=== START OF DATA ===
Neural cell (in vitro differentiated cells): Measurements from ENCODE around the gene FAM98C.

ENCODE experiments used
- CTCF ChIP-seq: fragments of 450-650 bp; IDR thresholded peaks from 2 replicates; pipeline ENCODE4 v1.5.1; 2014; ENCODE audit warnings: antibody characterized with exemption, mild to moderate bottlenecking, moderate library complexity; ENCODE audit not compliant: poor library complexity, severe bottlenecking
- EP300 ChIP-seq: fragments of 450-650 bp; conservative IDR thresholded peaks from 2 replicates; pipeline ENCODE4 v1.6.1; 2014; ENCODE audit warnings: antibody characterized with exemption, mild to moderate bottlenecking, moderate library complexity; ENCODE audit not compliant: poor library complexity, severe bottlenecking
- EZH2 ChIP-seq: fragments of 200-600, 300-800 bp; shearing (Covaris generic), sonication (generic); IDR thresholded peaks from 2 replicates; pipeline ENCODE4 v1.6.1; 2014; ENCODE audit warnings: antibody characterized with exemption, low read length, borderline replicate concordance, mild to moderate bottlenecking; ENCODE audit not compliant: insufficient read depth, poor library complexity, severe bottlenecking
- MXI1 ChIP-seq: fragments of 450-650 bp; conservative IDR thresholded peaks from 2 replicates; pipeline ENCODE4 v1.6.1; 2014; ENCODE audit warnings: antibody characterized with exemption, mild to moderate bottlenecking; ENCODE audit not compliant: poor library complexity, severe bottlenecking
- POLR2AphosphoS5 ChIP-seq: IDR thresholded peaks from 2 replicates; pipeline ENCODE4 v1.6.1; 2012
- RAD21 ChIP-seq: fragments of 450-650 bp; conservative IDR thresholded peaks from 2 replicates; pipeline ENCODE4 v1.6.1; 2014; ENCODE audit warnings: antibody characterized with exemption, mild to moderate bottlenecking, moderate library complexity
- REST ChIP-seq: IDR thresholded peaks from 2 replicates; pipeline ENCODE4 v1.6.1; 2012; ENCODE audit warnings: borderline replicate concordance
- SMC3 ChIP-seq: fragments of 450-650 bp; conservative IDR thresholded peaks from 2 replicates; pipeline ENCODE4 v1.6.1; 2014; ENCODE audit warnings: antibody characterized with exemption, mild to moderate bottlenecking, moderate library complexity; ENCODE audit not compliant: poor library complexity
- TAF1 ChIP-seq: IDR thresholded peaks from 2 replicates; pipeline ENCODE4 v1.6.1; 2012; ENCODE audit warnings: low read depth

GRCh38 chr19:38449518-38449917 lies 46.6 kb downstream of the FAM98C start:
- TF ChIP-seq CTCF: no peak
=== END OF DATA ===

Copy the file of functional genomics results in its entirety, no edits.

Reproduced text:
Neural cell (in vitro differentiated cells): Measurements from ENCODE around the gene FAM98C.

ENCODE experiments used
- CTCF ChIP-seq: fragments of 450-650 bp; IDR thresholded peaks from 2 replicates; pipeline ENCODE4 v1.5.1; 2014; ENCODE audit warnings: antibody characterized with exemption, mild to moderate bottlenecking, moderate library complexity; ENCODE audit not compliant: poor library complexity, severe bottlenecking
- EP300 ChIP-seq: fragments of 450-650 bp; conservative IDR thresholded peaks from 2 replicates; pipeline ENCODE4 v1.6.1; 2014; ENCODE audit warnings: antibody characterized with exemption, mild to moderate bottlenecking, moderate library complexity; ENCODE audit not compliant: poor library complexity, severe bottlenecking
- EZH2 ChIP-seq: fragments of 200-600, 300-800 bp; shearing (Covaris generic), sonication (generic); IDR thresholded peaks from 2 replicates; pipeline ENCODE4 v1.6.1; 2014; ENCODE audit warnings: antibody characterized with exemption, low read length, borderline replicate concordance, mild to moderate bottlenecking; ENCODE audit not compliant: insufficient read depth, poor library complexity, severe bottlenecking
- MXI1 ChIP-seq: fragments of 450-650 bp; conservative IDR thresholded peaks from 2 replicates; pipeline ENCODE4 v1.6.1; 2014; ENCODE audit warnings: antibody characterized with exemption, mild to moderate bottlenecking; ENCODE audit not compliant: poor library complexity, severe bottlenecking
- POLR2AphosphoS5 ChIP-seq: IDR thresholded peaks from 2 replicates; pipeline ENCODE4 v1.6.1; 2012
- RAD21 ChIP-seq: fragments of 450-650 bp; conservative IDR thresholded peaks from 2 replicates; pipeline ENCODE4 v1.6.1; 2014; ENCODE audit warnings: antibody characterized with exemption, mild to moderate bottlenecking, moderate library complexity
- REST ChIP-seq: IDR thresholded peaks from 2 replicates; pipeline ENCODE4 v1.6.1; 2012; ENCODE audit warnings: borderline replicate concordance
- SMC3 ChIP-seq: fragments of 450-650 bp; conservative IDR thresholded peaks from 2 replicates; pipeline ENCODE4 v1.6.1; 2014; ENCODE audit warnings: antibody characterized with exemption, mild to moderate bottlenecking, moderate library complexity; ENCODE audit not compliant: poor library complexity
- TAF1 ChIP-seq: IDR thresholded peaks from 2 replicates; pipeline ENCODE4 v1.6.1; 2012; ENCODE audit warnings: low read depth

GRCh38 chr19:38449518-38449917 lies 46.6 kb downstream of the FAM98C start:
- TF ChIP-seq CTCF: no peak